We used Geekbench 2, a cross-platform benchmarking tool, to measure the Huawei's processing and memory performance. Its 525-point score puts it almost on a par with our own 2011 single-core Sony Ericsson Xperia Arc (536 points) and, although it's slower than an iPhone 4S (622 points), it beat the iPhone 4 (371 points, as reported at tinyurl.com/6sapog9). Given its ultra-low price tag, that final comparison is particularly interesting.

We also measured the Huawei's web-browsing speeds using Speedtest.net. Over our home Wi-Fi connection, we recorded a 62ms ping time and download and upload speeds of 5.81- and 0.41Mbps respectively. At the exact same time, using the same server, the same browser and the same Wi-Fi connection, our Xperia Arc recorded a faster 47ms ping, 8.89Mbps download and 0.63Mbps upload. However, we didn't feel that the G 300 was noticeably slower in real-world use.

Huawei Ascend G 300 Expert Verdict »

Google Android Gingerbread 2.3.6 smartphone
850/900/1,800/1,900MHz GSM
900/2,100MHz HSDPA
1GHz Qualcomm MSM7227A processor
512MB RAM
4in (480x800,233ppi) capacitive TFT touchscreen
2.5GB storage
802.11b/g/n
Bluetooth 2.1
GPS
5Mp camera with LED flash, autofocus and 4x digital zoom
VGA video recording
5.6 Whr (1,500mAh, 3.7V) lithium-ion battery
5 hours talktime, 350 hours standby (3G)
microSD (up to 32GB)
63x10.5x122.5mm
130g
  • Build Quality: We give this item 7 of 10 for build quality
  • Features: We give this item 7 of 10 for features
  • Value for Money: We give this item 10 of 10 for value for money
  • Performance: We give this item 8 of 10 for performance
  • Overall: We give this item 9 of 10 overall

Huawei's Ascend G 300 has a few shortcomings in comparison to the best smartphones on the market - namely, a low storage capacity, an inferior build, a less-capable camera and only a single-core processor - but its performance is well above that of the budget models with which it competes. With an upgrade to Ice Cream Sandwich promised, a large 4in capacitive touchscreen and fantastic battery life, the G 300's £100 price tag is unbelievable. We recently reported that well-known smartphone brands would have a fight on their hands in 2012 against low-cost Chinese vendors; if the Huawei Ascend G 300 is a sign of what's to come, the bigger boys have every reason to be scared.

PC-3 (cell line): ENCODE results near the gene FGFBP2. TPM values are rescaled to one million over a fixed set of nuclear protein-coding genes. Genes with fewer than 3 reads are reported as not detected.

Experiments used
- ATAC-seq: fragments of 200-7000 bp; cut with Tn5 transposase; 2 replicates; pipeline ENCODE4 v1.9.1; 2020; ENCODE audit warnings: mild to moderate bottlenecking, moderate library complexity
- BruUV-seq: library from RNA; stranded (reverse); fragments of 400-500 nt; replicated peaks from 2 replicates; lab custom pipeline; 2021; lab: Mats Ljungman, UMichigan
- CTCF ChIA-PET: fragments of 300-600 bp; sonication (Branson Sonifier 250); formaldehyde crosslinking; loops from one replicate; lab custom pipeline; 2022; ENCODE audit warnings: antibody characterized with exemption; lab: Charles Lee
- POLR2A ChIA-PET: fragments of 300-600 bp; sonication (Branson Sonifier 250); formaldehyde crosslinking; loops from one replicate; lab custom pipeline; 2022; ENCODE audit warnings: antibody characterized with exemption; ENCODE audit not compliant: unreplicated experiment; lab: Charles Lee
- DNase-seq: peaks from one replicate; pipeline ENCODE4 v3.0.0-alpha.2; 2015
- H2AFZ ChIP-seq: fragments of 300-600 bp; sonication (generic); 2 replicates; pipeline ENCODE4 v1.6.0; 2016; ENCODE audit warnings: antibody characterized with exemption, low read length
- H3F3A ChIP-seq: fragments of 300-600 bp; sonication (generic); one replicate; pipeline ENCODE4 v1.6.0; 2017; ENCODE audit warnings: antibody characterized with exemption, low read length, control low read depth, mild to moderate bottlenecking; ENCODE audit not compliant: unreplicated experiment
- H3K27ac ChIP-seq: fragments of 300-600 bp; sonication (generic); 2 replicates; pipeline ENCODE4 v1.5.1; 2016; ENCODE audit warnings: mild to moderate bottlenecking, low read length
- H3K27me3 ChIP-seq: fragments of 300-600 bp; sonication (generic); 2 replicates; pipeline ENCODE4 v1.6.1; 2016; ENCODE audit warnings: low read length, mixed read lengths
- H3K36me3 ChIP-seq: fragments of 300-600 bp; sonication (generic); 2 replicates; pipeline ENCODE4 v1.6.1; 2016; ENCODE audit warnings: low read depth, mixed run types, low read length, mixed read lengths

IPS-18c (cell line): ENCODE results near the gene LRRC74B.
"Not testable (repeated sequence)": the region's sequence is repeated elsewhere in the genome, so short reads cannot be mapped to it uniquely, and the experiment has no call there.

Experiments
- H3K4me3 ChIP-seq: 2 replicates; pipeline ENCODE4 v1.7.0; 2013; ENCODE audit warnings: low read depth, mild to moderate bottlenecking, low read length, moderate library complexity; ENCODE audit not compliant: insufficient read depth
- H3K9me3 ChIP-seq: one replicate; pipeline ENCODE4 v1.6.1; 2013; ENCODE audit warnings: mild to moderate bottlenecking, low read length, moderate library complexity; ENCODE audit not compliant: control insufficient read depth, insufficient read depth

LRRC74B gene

• Huawei Ascend D Quad preview

    Huawei Ascend D Quad preview

    The Huawei Ascend D Quad boasts some class leading specifications including a powerful quad-core processor.

  • Huawei Ascend G330 review

    Huawei Ascend G330

    The Huawei Ascend G330 adds a faster processor and new features to Huawei's already tempting budget Android phone, offering a mix of low price and usable performance. Here's PC Advisor's Huawei Ascend G330 review.

  • Huawei Ascend Y300 review: no-frills value Android smartphone

    Huawei Ascend Y300: no-frills value Android smartphone

    The Huawei Ascend Y300 is a no-frills budget Android smartphone that does the basics well. Read our Huawei Ascend Y300 review to find out more.

  • Huawei Ascend G7 hands-on review: New, metal mid-range smartphone with 5.5in display

    Huawei Ascend G7 hands-on: New, metal mid-range smartphone with 5.5in display

    Huawei has launched the Ascend G7, a new 5.5in mid-range smartphone with a metal chassis and decent specs. Here's our Huawei Ascend G7 hands-on review from IFA 2014 in Berlin.

  • Huawei Ascend P1 review

    Huawei Ascend P1

    Huawei's Ascend P1 is light and offers good performance, but its let down by questionable build quality. Read our full review to find out more.


IDG UK Sites

Microsoft smartwatch release date, price and specs rumours: Launching within a few weeks

IDG UK Sites

Why you shouldn't buy the iPad mini 3: No wonder Apple gave it 10 seconds of stage time

IDG UK Sites

Halloween Photoshop tutorials: 13 masterclasses for horrifying art, designs and type

IDG UK Sites

Should I upgrade from Mavericks to OS X 10.10 Yosemite? What you need to know before updating to...